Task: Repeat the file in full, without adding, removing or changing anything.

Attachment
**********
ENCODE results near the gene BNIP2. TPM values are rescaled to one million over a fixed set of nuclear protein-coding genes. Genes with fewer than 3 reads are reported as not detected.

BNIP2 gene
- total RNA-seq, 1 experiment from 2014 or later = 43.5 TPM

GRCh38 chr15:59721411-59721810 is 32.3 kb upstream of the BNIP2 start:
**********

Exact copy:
ENCODE results near the gene BNIP2. TPM values are rescaled to one million over a fixed set of nuclear protein-coding genes. Genes with fewer than 3 reads are reported as not detected.

BNIP2 gene
- total RNA-seq, 1 experiment from 2014 or later = 43.5 TPM

GRCh38 chr15:59721411-59721810 is 32.3 kb upstream of the BNIP2 start: